Education can fuel players' passion says Simpson
Mixing football and education is not the path often trodden these days, but Robbie Simpson says more and more players are opting to head back into classrooms before their career is over.
Simpson is a graduate of Loughborough University, following the path his siblings took after he was released from Norwich City early in his career. Finishing his degree in Sports Management and Maths, he was already a professional footballer by his third year - echoed by now-Dons team-mate George Williams after his initial release from MK Dons.Signing for Coventry City in 2007 following his graduation, the forward was known as 'the student' in the Sky Blues' dressing room for being the only one with a degree.
Simpson's subsequent career and side-project LAPS - Life After Professional Sport - have been greatly helped by his background in education, the 33-year-old believes, and he feels it is an option more players are beginning to consider during their playing days.
"I was nicknamed 'the student' by the Coventry dressing room because I was the only one in there wit ha degree," he said. "But Exeter last year, I think there was 10 of us in there who had or were studying for degrees. It's easier now, with online platforms like the Open University and grants from the PFA.
"I was at Norwich as a kid, but I wasn't offered a contract because I wasn't deemed good enough," he continued. "My mum always wanted me to get my A-Levels and go to university, and my brothers and sisters went and had the time of their lives. So I dropped into non-league and went to Loughborough. I had a good season in my second year, and signed a professional contract in my third year. I had a great season then too and signed for Coventry in the Championship.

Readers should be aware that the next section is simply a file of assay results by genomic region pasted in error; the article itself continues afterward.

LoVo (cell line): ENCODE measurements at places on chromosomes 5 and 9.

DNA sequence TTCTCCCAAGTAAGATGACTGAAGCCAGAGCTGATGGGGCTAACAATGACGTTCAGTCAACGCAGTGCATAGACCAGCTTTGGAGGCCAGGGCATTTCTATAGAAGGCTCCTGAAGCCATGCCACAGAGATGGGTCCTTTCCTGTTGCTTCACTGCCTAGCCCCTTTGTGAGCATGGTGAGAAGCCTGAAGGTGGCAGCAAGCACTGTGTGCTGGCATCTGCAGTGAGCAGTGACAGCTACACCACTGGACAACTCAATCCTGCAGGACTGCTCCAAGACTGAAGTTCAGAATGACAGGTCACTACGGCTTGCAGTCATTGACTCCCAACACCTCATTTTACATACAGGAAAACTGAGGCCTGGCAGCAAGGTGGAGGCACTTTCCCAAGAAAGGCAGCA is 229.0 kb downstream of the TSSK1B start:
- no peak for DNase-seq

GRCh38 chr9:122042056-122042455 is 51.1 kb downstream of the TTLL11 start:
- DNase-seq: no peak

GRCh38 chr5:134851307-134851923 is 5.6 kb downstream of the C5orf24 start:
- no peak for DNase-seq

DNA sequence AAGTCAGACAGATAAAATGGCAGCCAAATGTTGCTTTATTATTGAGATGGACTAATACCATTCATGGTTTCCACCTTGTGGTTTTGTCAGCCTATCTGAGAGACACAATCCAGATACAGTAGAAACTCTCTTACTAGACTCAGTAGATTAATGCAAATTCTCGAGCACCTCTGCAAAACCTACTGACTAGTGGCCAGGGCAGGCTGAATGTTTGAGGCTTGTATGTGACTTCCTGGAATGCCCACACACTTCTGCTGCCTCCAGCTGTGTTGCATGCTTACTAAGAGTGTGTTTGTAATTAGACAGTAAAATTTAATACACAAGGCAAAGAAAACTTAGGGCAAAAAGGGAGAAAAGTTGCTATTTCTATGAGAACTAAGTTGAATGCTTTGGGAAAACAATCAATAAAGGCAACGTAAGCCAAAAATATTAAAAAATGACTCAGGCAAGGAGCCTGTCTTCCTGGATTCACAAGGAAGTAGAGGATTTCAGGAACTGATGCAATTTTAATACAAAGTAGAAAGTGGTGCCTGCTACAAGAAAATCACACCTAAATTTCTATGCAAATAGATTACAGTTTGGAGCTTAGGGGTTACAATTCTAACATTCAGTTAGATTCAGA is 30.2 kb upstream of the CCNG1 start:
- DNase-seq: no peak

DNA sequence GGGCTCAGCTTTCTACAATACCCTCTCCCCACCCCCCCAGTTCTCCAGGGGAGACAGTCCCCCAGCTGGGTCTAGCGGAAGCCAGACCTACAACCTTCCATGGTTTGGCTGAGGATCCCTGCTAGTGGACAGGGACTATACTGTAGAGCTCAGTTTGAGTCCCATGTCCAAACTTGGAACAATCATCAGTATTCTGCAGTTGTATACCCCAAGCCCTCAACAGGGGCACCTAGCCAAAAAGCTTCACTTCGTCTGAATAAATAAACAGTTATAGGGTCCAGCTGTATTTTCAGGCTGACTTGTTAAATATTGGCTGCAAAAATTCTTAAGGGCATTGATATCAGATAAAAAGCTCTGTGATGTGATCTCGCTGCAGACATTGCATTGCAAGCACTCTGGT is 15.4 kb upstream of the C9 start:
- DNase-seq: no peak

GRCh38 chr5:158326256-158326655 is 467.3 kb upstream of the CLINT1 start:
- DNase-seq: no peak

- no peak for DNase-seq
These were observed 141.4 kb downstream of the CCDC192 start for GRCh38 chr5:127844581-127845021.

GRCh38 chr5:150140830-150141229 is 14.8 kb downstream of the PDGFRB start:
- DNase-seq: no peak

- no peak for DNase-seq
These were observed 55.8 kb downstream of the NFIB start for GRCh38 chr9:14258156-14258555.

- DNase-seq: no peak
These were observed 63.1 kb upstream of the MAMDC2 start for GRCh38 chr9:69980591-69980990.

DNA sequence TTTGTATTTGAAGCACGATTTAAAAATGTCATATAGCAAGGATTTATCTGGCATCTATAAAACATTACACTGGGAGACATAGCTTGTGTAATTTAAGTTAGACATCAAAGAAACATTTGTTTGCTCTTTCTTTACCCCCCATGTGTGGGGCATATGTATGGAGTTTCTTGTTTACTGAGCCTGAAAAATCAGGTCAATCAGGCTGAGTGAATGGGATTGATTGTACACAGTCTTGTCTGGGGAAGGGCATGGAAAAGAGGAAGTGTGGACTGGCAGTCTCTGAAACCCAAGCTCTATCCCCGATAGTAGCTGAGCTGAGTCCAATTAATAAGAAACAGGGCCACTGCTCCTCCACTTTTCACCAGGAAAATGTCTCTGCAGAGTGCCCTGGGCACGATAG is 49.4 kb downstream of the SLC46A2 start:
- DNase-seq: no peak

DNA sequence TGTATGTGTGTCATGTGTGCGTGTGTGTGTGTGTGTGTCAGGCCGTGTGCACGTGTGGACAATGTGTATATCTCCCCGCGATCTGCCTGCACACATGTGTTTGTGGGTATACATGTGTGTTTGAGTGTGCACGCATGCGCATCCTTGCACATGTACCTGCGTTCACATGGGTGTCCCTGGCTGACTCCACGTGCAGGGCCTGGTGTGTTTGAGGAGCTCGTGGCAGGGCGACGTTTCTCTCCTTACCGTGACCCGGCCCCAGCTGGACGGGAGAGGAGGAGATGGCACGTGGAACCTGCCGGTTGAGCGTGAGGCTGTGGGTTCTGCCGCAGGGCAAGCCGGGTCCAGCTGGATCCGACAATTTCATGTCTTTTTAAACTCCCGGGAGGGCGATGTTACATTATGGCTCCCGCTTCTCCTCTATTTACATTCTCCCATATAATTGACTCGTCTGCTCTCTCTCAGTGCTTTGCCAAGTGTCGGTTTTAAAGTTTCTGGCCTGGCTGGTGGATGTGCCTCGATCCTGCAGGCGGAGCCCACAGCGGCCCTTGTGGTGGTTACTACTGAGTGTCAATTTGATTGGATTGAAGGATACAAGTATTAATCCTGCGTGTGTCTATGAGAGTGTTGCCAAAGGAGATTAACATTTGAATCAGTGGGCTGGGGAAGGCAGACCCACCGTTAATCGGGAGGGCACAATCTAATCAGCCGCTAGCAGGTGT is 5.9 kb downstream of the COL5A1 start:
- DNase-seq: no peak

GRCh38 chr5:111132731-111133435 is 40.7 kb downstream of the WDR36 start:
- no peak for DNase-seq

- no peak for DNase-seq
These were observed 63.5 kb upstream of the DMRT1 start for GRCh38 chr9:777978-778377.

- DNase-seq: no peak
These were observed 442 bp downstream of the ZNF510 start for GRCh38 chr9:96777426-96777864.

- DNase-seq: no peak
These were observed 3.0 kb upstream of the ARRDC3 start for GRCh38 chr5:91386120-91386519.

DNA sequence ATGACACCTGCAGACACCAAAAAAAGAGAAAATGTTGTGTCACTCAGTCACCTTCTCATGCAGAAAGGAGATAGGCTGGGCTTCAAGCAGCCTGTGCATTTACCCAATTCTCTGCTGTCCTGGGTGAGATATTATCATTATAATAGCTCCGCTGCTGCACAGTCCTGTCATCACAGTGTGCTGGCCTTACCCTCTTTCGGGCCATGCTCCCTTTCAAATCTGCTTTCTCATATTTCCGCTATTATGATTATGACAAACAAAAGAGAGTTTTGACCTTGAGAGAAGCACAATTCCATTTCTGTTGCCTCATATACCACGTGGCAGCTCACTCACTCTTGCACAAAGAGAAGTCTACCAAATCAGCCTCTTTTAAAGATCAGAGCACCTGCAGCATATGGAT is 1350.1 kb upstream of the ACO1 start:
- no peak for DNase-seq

"I would recommend (education) to everyone, but the reality is that it can't always happen like that. Everyone wants to be a footballer, but maybe one of your youth team will make it. You're always told you have to focus on football, do the right things away from the game but solely concentrate on football, so it's hard to tell someone to think about what happens if it ends."
With LAPS, Simpson now goes to clubs to speak to youth teams to encourage them to consider education during their careers.
He said: "We set up a work shop where we go into clubs and try to tackle this issue, and get people thinking about the what-ifs. The only guarantee is football is that you'll have to stop one day, so you have to be prepared.
"It pays to have another passion, whether or not you've earned enough to just go away on holiday.
"Statistically, only 30 per cent of sportsmen and women decide when they want to retire. You have to be prepared."